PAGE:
Sorry, I still fail to see why this would be wrong (despite the lack of an
          ORDER BY clause in the OPs post ;) ...

          Martijn Tonies
          Database Workbench - development tool for Firebird and more!
          Upscene Productions
          http://www.upscene.com
          My thoughts:
          http://blog.upscene.com/martijn/
          Database development questions? Check the forum!
          http://www.databasedevelopmentforum.com
        • Alan McDonald
          ... the select first statement is not IN the FOR loop - it DEFINES the LOOP. The LOOP ceases at the extent of the select, i.e. at the first record selected. So
          Message 4 of 11 , Nov 1, 2006
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            > Could be me, but that sounds like a bug or you're wrong.
            >
            > SELECT [FIRST] returns a resultset, which is handled by the FOR loop.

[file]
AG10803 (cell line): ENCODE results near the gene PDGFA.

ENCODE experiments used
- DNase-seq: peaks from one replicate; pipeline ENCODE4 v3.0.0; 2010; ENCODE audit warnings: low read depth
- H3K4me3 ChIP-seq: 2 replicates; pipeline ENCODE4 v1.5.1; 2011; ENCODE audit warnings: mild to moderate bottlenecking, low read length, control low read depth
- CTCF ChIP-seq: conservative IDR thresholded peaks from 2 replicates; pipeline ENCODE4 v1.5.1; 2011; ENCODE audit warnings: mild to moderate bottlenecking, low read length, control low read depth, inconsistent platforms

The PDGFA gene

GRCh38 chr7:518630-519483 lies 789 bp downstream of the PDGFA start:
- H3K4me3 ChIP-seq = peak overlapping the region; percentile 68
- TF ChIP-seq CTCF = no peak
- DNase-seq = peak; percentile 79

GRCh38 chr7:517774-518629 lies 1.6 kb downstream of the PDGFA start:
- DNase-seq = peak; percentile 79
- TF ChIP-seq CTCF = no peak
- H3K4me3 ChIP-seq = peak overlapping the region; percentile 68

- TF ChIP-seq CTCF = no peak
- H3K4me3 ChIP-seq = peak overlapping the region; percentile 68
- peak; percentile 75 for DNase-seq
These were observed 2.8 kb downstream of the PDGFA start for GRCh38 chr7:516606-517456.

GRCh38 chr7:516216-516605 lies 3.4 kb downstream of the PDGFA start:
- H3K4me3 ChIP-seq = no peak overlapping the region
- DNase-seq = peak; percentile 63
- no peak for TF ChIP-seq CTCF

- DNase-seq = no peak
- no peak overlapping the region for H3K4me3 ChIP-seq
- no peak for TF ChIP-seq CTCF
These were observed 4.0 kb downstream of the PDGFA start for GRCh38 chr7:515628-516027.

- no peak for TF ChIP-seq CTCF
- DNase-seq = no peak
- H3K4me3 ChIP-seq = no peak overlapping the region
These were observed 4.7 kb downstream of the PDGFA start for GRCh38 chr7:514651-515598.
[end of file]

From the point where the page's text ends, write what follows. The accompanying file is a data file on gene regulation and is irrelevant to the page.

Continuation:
>
            > Why this should "return the same result ad infinitum" is unclear to me. If
            > this would be the case, how would this behave differently from a normal
            > SELECT that returns a resultset? There IS an endpoint for a FIRST 1,
            > namely after a single iteration of the FOR loop.
            >
            > It's not like the SELECT is executed for each FOR or anything.
            >
            > Sorry, I still fail to see why this would be wrong (despite the lack of an
            > ORDER BY clause in the OPs post ;) ...
            >
            > Martijn Tonies

            the select first statement is not IN the FOR loop - it DEFINES the LOOP. The
            LOOP ceases at the extent of the select, i.e. at the first record selected.
            So I agree with you Martijn.
            Alan
          • vladman992000
            ... Thanks for your reply, Alan. I suspect you are correct, however I found the problem in the end. It was not specifically in this stored procedure after
            Message 5 of 11 , Nov 1, 2006
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              --- In firebird-support@yahoogroups.com, "Alan McDonald" <alan@...> wrote:

              > I wonder why SKIP 0?
              > have you tried leaving this out? just use FIRST 1